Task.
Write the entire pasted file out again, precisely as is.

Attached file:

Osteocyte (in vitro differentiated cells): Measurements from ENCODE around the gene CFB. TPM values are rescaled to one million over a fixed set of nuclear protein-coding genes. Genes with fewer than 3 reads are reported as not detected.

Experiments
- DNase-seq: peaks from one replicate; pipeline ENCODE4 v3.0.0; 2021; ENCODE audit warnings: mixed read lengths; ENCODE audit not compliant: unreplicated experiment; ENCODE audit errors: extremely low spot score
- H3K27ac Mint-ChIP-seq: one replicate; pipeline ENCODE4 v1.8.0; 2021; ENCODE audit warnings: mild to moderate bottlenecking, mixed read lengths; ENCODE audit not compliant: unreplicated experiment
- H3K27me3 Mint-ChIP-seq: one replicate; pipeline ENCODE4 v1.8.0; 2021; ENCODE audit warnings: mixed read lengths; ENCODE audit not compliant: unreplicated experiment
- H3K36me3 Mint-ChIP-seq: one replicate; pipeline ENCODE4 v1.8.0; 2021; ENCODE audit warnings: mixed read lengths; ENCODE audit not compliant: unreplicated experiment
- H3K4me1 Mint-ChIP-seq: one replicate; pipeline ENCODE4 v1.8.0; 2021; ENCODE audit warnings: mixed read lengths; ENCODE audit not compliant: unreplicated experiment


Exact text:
Osteocyte (in vitro differentiated cells): Measurements from ENCODE around the gene CFB. TPM values are rescaled to one million over a fixed set of nuclear protein-coding genes. Genes with fewer than 3 reads are reported as not detected.

Experiments
- DNase-seq: peaks from one replicate; pipeline ENCODE4 v3.0.0; 2021; ENCODE audit warnings: mixed read lengths; ENCODE audit not compliant: unreplicated experiment; ENCODE audit errors: extremely low spot score
- H3K27ac Mint-ChIP-seq: one replicate; pipeline ENCODE4 v1.8.0; 2021; ENCODE audit warnings: mild to moderate bottlenecking, mixed read lengths; ENCODE audit not compliant: unreplicated experiment
- H3K27me3 Mint-ChIP-seq: one replicate; pipeline ENCODE4 v1.8.0; 2021; ENCODE audit warnings: mixed read lengths; ENCODE audit not compliant: unreplicated experiment
- H3K36me3 Mint-ChIP-seq: one replicate; pipeline ENCODE4 v1.8.0; 2021; ENCODE audit warnings: mixed read lengths; ENCODE audit not compliant: unreplicated experiment
- H3K4me1 Mint-ChIP-seq: one replicate; pipeline ENCODE4 v1.8.0; 2021; ENCODE audit warnings: mixed read lengths; ENCODE audit not compliant: unreplicated experiment